U.S. consumer prices dropped at the end of last year — the first decline in nine months — suggesting underlying price pressures remain moderate even though wages are rising.

The Labor Department reported Friday that the Consumer Price Index dipped 0.1% in December after being unchanged in November. In the 12 months through December, the CPI rose 1.9%, slowing from November’s 2.2% gain.

The December CPI reading reflected a 7.5% drop in gasoline prices, which followed a 4.2% decline in November and was the largest decrease since February 2016.

Excluding the volatile food and energy components, the CPI increased 0.2%, advancing by the same margin for a third straight month. In the 12 months through December, the so-called core CPI rose 2.2%, matching November’s increase.

Overall, the report “painted a picture of inflation that was under control,” Reuters said, adding, “This likely supports recent statements by Federal Reserve officials pledging patience in raising interest rates this year.”

“The Fed will take this as further proof that price pressures are building more slowly than some have feared,” said James McCann, senior global economist at Aberdeen Standard Investments.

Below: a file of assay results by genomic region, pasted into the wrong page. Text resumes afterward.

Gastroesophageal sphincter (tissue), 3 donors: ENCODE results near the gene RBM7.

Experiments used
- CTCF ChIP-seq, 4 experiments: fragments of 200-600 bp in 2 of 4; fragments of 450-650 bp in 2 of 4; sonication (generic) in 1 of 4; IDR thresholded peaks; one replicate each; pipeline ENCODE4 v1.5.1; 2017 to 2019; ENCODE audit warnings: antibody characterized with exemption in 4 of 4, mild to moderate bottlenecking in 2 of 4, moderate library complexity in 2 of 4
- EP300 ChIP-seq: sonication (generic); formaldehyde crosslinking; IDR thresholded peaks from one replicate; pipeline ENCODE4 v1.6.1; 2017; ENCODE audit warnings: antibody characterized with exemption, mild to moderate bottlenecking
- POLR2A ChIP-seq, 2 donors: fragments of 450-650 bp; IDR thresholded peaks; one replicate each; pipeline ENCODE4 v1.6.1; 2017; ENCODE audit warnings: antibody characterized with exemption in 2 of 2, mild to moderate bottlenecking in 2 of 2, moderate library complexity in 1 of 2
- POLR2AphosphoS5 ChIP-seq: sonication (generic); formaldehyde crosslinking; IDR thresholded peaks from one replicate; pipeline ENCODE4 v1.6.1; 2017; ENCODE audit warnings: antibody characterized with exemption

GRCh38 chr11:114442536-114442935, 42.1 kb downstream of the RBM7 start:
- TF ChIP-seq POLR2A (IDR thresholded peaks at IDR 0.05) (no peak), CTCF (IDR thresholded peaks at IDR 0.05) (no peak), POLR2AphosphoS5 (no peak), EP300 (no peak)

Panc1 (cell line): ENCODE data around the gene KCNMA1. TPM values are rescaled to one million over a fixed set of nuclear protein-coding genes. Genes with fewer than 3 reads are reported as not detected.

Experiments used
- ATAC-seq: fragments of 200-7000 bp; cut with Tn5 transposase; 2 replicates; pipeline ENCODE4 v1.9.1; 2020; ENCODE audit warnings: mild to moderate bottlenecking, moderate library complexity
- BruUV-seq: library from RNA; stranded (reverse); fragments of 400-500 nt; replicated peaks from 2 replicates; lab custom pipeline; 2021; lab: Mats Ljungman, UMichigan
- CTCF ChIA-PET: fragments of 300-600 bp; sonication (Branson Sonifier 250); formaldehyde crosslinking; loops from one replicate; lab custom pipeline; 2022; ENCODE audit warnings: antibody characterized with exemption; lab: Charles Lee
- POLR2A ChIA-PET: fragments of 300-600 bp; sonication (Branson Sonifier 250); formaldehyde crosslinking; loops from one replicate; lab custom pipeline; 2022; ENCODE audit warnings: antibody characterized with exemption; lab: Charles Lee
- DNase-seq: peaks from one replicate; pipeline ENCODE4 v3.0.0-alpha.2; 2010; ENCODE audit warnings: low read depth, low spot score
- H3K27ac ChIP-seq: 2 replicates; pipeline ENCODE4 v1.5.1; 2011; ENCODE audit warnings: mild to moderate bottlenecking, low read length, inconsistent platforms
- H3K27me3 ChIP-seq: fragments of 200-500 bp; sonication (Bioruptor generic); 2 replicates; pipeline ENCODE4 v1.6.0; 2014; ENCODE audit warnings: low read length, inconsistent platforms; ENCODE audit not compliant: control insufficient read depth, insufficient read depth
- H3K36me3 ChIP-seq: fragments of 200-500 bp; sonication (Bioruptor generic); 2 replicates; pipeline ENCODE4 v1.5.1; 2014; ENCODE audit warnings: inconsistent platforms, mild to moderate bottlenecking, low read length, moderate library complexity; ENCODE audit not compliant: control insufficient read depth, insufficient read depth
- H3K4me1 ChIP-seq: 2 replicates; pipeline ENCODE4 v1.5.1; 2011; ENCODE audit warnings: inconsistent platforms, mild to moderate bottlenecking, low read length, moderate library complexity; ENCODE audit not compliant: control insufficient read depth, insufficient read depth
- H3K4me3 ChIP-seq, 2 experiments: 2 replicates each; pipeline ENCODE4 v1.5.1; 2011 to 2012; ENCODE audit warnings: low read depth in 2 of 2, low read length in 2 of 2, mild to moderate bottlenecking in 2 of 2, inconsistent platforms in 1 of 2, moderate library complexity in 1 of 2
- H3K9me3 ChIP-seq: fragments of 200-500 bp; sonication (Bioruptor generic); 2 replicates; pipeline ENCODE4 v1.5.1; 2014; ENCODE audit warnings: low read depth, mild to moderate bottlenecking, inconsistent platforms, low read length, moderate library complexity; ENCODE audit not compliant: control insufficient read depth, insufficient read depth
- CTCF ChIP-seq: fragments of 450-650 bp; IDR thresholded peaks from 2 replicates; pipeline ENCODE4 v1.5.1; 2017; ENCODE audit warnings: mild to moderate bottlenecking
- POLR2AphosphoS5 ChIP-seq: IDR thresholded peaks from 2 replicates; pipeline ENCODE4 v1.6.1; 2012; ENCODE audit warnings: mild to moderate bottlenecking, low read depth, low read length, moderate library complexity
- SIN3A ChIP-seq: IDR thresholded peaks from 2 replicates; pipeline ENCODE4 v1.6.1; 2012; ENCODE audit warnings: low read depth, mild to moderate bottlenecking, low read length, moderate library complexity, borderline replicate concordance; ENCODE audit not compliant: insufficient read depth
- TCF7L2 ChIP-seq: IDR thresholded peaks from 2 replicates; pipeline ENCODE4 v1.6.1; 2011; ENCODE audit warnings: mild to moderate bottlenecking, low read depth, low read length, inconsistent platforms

Concerns about inflation and an overheating economy had spurred the Fed to raise interest rates four times last year. But the central bank has forecast only two hikes this year, with several policymakers, including Chairman Jerome Powell, saying they would be cautious about tightening monetary policy.

As MarketWatch reports, much of the increase in inflation last year was tied to a surge in the cost of oil but energy prices actually fell in 2018 for the first time in three years and housing and services costs, which have also been contributing to rising inflation, may also ease soon.

“This [report] gives the Fed plenty of room to pause as there is no ‘real’ inflationary pressures building,” Chris Gaffney, president of world markets at TIAA Bank, told MarketWatch.

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